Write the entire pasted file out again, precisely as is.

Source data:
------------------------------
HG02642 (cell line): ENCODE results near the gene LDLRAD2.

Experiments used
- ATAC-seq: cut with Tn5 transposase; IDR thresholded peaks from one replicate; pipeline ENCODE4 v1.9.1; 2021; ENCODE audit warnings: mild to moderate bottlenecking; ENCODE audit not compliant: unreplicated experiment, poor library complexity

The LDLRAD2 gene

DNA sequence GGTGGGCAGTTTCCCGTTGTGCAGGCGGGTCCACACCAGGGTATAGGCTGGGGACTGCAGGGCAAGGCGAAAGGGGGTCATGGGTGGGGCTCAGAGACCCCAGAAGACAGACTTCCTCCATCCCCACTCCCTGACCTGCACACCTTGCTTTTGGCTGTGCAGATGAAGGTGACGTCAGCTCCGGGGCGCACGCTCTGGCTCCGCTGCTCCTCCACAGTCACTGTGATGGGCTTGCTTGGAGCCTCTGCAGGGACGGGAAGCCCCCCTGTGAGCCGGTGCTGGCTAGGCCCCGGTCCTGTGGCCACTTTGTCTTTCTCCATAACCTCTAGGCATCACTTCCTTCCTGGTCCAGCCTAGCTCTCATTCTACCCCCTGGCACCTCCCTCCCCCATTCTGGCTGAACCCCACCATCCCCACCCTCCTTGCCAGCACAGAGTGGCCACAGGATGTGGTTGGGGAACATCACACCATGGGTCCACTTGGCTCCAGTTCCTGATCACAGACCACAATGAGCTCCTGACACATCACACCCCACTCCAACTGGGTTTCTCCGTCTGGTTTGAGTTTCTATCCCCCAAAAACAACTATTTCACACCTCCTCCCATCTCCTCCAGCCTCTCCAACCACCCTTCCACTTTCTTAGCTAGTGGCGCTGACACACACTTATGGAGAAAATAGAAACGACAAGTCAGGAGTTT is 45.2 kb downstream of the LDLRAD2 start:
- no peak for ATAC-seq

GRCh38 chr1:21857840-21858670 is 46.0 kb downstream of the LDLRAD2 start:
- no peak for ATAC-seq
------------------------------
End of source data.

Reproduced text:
HG02642 (cell line): ENCODE results near the gene LDLRAD2.

Experiments used
- ATAC-seq: cut with Tn5 transposase; IDR thresholded peaks from one replicate; pipeline ENCODE4 v1.9.1; 2021; ENCODE audit warnings: mild to moderate bottlenecking; ENCODE audit not compliant: unreplicated experiment, poor library complexity

The LDLRAD2 gene

DNA sequence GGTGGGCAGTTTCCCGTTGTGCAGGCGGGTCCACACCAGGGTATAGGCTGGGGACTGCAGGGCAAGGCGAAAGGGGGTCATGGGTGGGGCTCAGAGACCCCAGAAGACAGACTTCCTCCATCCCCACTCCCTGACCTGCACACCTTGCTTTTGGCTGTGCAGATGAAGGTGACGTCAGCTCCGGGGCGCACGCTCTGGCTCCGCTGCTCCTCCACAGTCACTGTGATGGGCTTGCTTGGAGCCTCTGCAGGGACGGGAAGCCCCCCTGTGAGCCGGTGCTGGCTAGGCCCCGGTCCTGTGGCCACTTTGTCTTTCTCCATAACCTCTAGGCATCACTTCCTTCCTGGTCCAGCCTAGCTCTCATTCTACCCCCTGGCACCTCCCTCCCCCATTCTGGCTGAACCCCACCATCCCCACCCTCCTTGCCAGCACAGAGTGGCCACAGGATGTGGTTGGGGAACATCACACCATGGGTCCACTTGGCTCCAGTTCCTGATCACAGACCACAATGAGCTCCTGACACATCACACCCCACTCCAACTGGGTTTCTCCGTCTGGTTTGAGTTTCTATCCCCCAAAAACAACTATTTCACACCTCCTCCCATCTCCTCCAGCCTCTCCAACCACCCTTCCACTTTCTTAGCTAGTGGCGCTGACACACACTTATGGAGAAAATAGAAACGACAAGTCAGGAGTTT is 45.2 kb downstream of the LDLRAD2 start:
- no peak for ATAC-seq

GRCh38 chr1:21857840-21858670 is 46.0 kb downstream of the LDLRAD2 start:
- no peak for ATAC-seq